“Micro-organisms are encouraged to thrive in the soil and chomp down the hydrocarbons. We’re using Wingerworth bugs as they are more effective at breaking down local soil,”
The thermal desorption plant, designed specifically for The Avenue project, will take 13 months to build and will be ready for action in late 2010.
The state-of-the-art 150m by 100m plant will be able to process more than 25t of material an hour.
To clean the huge amounts of toxic material on this site the plant will operate 24 hours a day for more than two years, only stopping for maintenance.
As constant gas heating to 600ºC can produce a significant amount of emissions, the plant will use the most sophisticated filtration systems available to ensure remediation meets emissions criteria.
Sludge material from the site, including from the toxic lagoons, will be transferred to the desorption plant and mixed with a granular material to form a homogenous mix.
All feed material needs to be the same consistency if the plant is to operate efficiently.
Material with a high moisture content is also to be avoided.
Once inside the plant, solid materials will be separated using dust filters, while carbon filters and scrubbers will do the same with gases.
When this process is complete chemical tests will be carried out to ensure the material is suitable for reuse. If not, the process will be repeated.
Thermal desorption is an expensive process, so it will only be used to remediate the most toxic materials.
Separating the different levels of contaminants is therefore key to keeping costs down.
Excavators will sort the material and transfer it to a central processing area where it will be passed over a conveyor belt. The material will then be sorted manually by particle size, as hydrocarbons generally attach to finer grains.
Tests are then carried out by what the VSD team calls “sentencing managers” - site managers who determine the fate of the given sample, and which remediation technique will be used.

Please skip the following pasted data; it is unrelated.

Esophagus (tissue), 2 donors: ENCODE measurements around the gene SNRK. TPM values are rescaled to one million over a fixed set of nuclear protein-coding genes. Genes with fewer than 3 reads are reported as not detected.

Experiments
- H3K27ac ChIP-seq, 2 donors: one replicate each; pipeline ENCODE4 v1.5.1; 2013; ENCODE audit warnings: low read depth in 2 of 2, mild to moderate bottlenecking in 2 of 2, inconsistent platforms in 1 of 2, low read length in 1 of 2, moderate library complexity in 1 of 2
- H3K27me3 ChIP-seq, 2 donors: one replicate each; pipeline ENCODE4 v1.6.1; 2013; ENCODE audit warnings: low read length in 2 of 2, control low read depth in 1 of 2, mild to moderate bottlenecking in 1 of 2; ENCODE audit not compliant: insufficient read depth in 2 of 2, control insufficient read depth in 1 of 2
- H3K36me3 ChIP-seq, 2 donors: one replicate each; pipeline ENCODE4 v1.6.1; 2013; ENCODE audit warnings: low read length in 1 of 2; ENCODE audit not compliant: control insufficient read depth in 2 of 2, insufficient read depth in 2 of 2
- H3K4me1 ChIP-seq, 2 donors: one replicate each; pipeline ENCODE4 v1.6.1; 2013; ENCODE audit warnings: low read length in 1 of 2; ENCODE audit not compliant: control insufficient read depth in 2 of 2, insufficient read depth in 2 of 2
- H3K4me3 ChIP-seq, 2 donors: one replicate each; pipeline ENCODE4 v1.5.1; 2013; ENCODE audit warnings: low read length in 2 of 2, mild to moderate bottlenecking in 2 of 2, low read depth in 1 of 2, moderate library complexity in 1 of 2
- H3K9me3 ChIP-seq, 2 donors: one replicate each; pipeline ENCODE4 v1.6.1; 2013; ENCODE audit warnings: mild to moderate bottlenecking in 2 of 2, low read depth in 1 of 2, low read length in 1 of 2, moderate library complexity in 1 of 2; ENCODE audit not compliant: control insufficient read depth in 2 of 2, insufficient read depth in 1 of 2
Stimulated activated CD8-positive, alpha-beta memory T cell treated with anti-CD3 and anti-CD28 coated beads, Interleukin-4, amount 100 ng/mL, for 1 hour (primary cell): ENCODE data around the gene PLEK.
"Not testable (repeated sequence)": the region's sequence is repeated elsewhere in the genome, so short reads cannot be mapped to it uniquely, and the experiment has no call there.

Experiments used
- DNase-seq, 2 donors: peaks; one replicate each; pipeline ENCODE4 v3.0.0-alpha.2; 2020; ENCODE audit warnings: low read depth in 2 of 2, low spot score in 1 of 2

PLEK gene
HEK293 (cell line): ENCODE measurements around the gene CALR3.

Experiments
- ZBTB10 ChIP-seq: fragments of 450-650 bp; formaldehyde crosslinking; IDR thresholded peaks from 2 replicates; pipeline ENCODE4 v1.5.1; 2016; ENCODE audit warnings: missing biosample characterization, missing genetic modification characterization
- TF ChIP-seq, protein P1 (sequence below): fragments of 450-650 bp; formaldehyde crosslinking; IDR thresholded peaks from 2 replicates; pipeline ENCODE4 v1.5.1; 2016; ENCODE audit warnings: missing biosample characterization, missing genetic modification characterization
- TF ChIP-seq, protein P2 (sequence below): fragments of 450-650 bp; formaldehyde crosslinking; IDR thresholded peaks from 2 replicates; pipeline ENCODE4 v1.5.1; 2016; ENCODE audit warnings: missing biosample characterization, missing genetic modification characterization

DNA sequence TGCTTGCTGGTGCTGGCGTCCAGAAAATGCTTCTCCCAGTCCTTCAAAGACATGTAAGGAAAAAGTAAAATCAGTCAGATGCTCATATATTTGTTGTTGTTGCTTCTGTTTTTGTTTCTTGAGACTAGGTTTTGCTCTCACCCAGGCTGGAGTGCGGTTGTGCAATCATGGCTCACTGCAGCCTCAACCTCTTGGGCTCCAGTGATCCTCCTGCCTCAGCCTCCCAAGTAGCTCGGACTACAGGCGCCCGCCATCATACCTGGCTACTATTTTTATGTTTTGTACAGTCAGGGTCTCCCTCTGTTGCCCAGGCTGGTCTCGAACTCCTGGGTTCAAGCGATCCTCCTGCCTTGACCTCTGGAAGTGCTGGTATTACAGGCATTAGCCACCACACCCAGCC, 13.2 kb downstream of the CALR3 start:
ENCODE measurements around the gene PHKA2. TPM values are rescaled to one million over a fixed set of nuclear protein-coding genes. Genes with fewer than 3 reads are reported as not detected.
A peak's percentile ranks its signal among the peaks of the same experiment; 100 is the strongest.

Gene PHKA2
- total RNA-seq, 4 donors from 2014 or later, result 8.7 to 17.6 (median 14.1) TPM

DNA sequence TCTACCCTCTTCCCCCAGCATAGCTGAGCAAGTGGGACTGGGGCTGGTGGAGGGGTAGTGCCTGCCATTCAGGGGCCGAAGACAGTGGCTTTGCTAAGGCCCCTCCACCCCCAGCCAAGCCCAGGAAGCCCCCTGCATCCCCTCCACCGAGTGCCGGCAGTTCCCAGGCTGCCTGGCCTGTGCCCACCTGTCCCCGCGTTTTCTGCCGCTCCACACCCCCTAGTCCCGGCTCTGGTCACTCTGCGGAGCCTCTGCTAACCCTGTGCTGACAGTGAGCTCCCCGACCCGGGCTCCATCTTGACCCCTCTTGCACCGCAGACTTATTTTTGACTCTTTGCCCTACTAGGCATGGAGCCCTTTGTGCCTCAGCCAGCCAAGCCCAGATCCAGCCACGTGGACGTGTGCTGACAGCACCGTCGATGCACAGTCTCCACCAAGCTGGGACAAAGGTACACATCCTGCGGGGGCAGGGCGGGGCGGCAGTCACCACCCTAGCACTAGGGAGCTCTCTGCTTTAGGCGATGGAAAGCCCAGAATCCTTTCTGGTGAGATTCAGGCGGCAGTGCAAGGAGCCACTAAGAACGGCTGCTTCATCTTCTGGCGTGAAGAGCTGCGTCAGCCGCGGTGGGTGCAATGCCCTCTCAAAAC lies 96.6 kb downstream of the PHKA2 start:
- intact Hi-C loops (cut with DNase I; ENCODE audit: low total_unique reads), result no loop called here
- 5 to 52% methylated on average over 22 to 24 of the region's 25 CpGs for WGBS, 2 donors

Material not destined for the thermal desorption plant will be remediated using soil washing and bio-remediation.
Soil washing works by mixing soil with water in the equivalent of a large washing machine.
The friction between the soil particles and the machine releases the contaminants, which can then be filtered and disposed of safely. Around 70% to 85% of material can be reused after washing.
Bioremediation will utilise two large aerated bio beds on site, with a local species of micro-organism being used to literally eat any contamination in the soil.
“We’re using Wingerworth bugs as they are readily available and generally indigenous species are more effective at breaking down local soil,” explains Foweather.
“Micro-organisms are encouraged to thrive in the soil and chomp down the hydrocarbons.”
Groundwater on the site is also deeply contaminated with phenols, thiocyanates, benzene and ammonia.
Early in the project EMDA decided to build a water treatment plant on site, which would be safer and more cost-effective than taking the water to an external waste treatment facility.
Once sieved and screened, dredged material will undergo both biological and chemical oxidisation treatment methods to remove metals, destroy pollutants such as cyanides and filter out harmful chemicals commonly found in tars and creosote.
After treatment the water will flow through a weir where the flow rate will be monitored and samples collected automatically by a sampling device.
These samples will be analysed twice a week to make sure the water treatment works are working properly, and samples will also be tested independently by Yorkshire Water.
Contractors have been on site since October to prepare for remediation to begin this Spring.
Soil stripping is under way, and material is being stockpiled ready for bio-remediation.
Remediation will take four years and is due for completion mid 2014.